Change your VBA MsgBox text color by using the SetSysColors user32 API function. This macro example makes changing your MsgBox text color extremely easy.
I’m going to be honest with you. I didn’t know you could change the MsgBox text color until wellsrPRO community member Giancarlo submitted this macro to me via the wellsrPRO Excel Add-in. This is why I love user-generated content! We can all learn a lot more from each other than we can by ourselves. That’s why I keep saying wellsrPRO is the new best way to learn VBA.
Reader’s Note: The macro in this article was submitted by a member of my incredible wellsrPRO community. If you’re an existing wellsrPRO member, don’t forget to submit your own macros to the wellsrPRO community using the Share My Macros button. wellsrPRO users can automatically import this community submission, and all other community submissions, directly into their spreadsheet. Just look for “Community Submissions” in the Auto-Import dropdown menu.
Change VBA MsgBox Text Color
Submitted by Giancarlo
Option Explicit #If Win64 Then Private Declare PtrSafe Function GetSysColor Lib "user32" _ (ByVal nIndex As Long) As Long Private Declare PtrSafe Function SetSysColors Lib "user32" _ (ByVal nChanges As Long, lpSysColor As Long, lpColorValues As Long) As Long #Else Private Declare Function GetSysColor Lib "user32" _ (ByVal nIndex As Long) As Long Private Declare Function SetSysColors Lib "user32" _ (ByVal nChanges As Long, lpSysColor As Long, lpColorValues As Long) As Long #End If Private Const COLOR_WINDOWTEXT As Long = 8 Private Const CHANGE_INDEX As Long = 1 Public Sub MsgBoxColorDemo() Dim defaultColour As Long 'Store the default system color defaultColour = GetSysColor(COLOR_WINDOWTEXT) 'Set system color to red SetSysColors CHANGE_INDEX, COLOR_WINDOWTEXT, vbRed MsgBox "Incorrect", vbCritical, "Your result is..." 'Set system color to green SetSysColors CHANGE_INDEX, COLOR_WINDOWTEXT, RGB(0, 128, 0) MsgBox "Correct", , "Your result is..." 'Restore default value SetSysColors CHANGE_INDEX, COLOR_WINDOWTEXT, defaultColour End Sub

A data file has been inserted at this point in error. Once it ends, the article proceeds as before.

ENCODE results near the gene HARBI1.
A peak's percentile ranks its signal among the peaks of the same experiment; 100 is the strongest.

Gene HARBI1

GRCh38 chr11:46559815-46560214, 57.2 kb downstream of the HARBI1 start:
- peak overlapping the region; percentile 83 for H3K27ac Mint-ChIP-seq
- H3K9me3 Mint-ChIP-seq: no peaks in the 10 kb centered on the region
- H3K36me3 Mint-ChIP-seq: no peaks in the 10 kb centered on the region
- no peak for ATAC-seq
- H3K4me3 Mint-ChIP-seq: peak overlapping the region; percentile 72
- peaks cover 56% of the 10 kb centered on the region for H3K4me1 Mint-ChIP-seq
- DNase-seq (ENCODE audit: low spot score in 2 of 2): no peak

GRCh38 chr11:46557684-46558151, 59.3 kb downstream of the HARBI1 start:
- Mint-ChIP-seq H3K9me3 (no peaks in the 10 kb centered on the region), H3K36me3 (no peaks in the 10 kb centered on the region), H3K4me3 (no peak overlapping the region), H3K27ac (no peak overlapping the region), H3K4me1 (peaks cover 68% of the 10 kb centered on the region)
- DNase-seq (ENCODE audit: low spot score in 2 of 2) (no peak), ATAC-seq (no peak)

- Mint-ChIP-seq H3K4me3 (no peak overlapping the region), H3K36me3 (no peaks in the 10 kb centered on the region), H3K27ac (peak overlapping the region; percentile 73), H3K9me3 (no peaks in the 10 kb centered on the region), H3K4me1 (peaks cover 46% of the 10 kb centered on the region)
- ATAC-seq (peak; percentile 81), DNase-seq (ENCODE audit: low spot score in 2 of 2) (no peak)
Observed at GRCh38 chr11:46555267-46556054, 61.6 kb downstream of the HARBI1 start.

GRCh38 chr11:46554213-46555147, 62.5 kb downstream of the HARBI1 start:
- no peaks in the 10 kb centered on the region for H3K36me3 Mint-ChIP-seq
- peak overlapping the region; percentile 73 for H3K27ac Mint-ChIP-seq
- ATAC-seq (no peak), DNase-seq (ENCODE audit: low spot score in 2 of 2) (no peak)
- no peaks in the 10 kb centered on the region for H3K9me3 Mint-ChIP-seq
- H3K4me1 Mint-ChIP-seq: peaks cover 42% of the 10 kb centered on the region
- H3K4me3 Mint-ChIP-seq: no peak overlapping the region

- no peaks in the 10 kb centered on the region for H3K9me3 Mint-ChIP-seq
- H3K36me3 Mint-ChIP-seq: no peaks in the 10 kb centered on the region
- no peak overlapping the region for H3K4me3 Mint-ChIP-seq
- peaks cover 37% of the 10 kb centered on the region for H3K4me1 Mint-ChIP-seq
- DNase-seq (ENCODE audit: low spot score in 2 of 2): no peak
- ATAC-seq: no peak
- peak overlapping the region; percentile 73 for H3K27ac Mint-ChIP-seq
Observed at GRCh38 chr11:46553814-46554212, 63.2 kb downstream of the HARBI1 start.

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This is actually pretty neat. If you have trouble understanding or remembering it, our free VBA Developer Kit can help. It’s loaded with VBA shortcuts to help you make your own macros like this one - we’ll send a copy to your email address below.
This macro changes your MsgBox text color by temporarily changing your window text default color. It does this by using the SetSysColors API function from the user32 library.
The macro changes your text to red at first using the
To prove you’re really changing the system text color, let’s run the macro and open up a notepad with some text typed out. You’ll see that when your MsgBox text is red, your notepad text is red, too.
You’ll also see the text in your VBA editor and in Excel change. In other words, when you change the text color of your MsgBox, the color of almost anything with typed out windows text will temporarily change with it.
That’s why it’s important to change your system color back to the default value when you’re done. You don’t want to type in red or green text, do you?
If you noticed, the macro stored the starting text color into variable
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